China asks Japanese Deputy PM to DRINK the Fukushima Water After He Said It Was Safe
“Please drink it” – China asked the Japanese Deputy PM to “drink” the Fukushima water after he claimed it was safe.
- China criticized Japan for deciding to dump one million tonnes of water from the Fukushima nuclear plant into the ocean.
- Chinese spokesman Zhao Lijian asked the Japanese Deputy PM to “drink” the water after he said it was safe.
- Scientists claim the radioactive elements in the water will only be harmful to humans in large doses.
China slammed Japan after Prime Minister Yoshihide Suga stated his decision to release more than one million tonnes of toxic water from the Fukushima nuclear plant into the Pacific Ocean.
As UNILAD reports, China’s foreign ministry fears that dumping the Fukushima water into the ocean would “seriously damage international public health and safety, and the vital interests of people in neighboring countries.”
China called the move “extremely irresponsible.”
On Tuesday, April 13, Japan’s Deputy Prime Minister Taro Aso said at a press conference:
“I have heard that we will have no harm if we drink [the water].”
In response, Chinese Foreign Ministry spokesman Zhao Lijian asked Aso to taste the water since he insists it should be safe. As The Mainichi reveals, Lijian told reporters:
“A Japanese official said it is okay if we drink this water, so then please drink it.”
The spokesman added: “Japan should not forget the historical tragedy.”
Lijian said the government must reconsider its decision. Referring to the Minamata disease, which was caused by the release of methylmercury in the industrial wastewater from a Japanese chemical factory, he said:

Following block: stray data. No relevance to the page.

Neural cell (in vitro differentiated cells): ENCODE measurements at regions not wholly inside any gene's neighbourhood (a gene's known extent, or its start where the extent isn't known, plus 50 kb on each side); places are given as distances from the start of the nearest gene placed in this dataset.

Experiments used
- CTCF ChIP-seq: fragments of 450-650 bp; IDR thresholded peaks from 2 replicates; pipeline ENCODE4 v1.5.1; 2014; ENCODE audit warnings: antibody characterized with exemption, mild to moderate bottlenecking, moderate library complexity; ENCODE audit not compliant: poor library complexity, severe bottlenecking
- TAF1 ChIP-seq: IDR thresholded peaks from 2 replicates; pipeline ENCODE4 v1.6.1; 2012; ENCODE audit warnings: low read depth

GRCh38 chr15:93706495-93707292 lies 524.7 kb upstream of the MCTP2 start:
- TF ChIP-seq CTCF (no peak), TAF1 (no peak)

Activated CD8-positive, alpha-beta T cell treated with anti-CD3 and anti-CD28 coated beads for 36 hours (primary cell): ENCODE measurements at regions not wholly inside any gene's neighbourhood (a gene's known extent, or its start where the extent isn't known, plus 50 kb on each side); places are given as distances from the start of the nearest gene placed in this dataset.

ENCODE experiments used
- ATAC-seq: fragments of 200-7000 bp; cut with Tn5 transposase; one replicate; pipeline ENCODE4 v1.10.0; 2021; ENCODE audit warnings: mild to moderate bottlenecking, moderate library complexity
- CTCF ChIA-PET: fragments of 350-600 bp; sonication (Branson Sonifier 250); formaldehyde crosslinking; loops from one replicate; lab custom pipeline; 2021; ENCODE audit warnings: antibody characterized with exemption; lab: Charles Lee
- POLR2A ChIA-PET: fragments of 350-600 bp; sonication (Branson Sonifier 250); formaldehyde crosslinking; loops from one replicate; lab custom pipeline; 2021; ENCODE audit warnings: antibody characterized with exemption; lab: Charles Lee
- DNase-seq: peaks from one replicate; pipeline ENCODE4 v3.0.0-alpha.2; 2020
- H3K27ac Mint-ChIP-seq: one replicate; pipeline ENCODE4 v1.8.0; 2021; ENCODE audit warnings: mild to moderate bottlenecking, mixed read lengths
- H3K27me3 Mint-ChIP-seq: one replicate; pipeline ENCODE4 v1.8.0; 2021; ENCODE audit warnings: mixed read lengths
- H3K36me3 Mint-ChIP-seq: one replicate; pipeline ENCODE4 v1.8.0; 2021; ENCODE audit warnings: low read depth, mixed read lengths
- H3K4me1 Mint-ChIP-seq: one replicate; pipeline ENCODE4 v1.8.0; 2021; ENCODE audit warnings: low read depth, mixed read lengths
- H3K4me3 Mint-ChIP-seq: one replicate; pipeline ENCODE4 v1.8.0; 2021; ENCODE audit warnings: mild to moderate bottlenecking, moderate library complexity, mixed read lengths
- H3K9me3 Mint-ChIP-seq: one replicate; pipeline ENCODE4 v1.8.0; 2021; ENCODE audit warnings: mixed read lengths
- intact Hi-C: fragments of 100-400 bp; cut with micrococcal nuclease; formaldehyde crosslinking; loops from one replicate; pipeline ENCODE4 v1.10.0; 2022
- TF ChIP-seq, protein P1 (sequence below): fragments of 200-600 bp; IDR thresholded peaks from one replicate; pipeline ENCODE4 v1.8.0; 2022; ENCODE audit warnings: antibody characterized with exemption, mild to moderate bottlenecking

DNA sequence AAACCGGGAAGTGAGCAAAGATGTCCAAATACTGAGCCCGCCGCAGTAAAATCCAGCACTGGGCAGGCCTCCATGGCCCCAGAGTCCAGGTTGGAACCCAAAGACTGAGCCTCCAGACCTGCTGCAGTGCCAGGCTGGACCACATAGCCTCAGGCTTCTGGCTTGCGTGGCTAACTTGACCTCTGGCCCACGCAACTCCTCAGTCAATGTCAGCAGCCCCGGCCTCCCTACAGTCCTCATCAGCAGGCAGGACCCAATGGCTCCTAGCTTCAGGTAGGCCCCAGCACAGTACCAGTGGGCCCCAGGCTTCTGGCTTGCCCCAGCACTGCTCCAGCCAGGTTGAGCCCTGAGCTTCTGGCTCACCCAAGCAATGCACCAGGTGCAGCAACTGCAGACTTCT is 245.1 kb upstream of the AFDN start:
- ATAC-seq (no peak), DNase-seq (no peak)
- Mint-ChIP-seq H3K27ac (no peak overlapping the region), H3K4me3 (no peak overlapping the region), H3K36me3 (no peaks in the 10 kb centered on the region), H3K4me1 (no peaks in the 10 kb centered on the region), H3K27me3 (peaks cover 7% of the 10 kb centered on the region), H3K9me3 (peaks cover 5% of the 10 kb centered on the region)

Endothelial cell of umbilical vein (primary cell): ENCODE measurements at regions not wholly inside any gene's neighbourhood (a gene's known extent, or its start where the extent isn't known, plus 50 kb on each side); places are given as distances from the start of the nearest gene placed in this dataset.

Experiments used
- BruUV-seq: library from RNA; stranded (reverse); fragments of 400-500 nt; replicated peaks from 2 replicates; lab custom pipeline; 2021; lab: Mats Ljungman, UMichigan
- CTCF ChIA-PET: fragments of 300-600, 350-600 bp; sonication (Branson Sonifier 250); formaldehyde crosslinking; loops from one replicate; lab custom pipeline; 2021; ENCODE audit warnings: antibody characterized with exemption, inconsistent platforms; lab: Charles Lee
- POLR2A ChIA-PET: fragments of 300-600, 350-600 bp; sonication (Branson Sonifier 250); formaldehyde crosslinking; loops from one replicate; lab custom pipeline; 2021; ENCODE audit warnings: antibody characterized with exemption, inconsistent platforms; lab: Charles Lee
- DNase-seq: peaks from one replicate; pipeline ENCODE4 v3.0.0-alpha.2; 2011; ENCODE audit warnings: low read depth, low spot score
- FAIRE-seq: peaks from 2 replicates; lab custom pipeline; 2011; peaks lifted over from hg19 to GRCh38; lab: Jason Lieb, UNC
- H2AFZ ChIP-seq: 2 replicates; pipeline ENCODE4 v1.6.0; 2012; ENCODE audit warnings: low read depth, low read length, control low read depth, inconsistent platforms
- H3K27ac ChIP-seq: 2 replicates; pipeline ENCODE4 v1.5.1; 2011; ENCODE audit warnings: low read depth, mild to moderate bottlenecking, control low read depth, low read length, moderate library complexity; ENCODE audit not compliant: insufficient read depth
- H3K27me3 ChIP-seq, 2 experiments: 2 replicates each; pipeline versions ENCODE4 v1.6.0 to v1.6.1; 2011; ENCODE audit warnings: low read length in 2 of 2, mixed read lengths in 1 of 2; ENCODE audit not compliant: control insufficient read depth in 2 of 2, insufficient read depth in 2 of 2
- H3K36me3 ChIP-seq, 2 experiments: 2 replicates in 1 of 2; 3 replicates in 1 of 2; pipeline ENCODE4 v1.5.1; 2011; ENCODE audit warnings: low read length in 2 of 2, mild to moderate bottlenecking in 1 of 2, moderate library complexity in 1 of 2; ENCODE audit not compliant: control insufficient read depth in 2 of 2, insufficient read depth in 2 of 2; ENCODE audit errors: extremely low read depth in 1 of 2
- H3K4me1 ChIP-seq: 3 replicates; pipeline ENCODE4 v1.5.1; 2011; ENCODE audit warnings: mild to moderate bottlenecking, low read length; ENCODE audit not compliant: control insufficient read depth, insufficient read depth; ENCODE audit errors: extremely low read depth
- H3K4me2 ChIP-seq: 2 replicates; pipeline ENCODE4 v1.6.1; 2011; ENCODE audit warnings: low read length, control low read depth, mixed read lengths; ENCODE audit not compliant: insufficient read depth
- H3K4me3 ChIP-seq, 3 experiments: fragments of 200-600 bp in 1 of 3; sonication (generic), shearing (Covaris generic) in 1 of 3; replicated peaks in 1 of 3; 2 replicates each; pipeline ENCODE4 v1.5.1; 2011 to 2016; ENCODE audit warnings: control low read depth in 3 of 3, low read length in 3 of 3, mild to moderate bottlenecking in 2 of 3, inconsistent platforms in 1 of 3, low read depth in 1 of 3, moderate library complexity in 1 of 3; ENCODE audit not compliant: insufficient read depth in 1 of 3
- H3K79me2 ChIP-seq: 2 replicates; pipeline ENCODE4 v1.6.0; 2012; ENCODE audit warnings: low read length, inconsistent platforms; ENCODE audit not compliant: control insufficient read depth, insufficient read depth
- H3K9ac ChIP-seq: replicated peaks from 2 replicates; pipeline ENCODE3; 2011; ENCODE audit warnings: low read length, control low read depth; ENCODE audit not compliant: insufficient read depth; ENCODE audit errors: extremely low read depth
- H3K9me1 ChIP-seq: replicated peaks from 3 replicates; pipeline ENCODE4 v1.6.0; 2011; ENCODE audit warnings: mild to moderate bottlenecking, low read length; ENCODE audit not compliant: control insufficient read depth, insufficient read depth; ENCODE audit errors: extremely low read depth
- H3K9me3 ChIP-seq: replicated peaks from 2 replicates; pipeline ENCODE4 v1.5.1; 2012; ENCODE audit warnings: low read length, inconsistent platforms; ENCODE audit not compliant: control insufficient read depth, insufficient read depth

“The pain of the local victims is yet to be healed.”
The Chinese spokesman added:
“To safeguard international public interests and Chinese people’s health and safety, China has expressed grave concern to the Japanese side through the diplomatic channel.”
Environmentalists are also opposing the discharging of radioactive water into the ocean.
In October 2020, Greenpeace released a statement, warning Japan’s government that the toxic water contains a radioactive substance that could damage human DNA.
To avoid a potential disaster, they offered an “acceptable solution” to the issue:
“The only acceptable solution is continued long-term storage and processing of the contaminated water. This is logistically possible, and it will allow time for more efficient processing technology to be deployed as well as allowing the threat from radioactive tritium to diminish naturally. “
However, the International Atomic Energy Agency(IAEA) backed up Japan’s plan to release the water into the Pacific ocean. As per BBC, Rafael Mariano Grossi, IAEA’s director, said:
“Releasing into the ocean is done elsewhere. It’s not something new. There is no scandal here.”
According to scientists, the radioactive elements remaining in the water will only be harmful to humans in large doses. Therefore, the risk is “scientifically undetectable.”
The experts also called attention to the fact that in the 1940s, 1950s, and 1960s, the US, France, and the UK have released vastly more radiation into the pacific following nuclear weapons tests.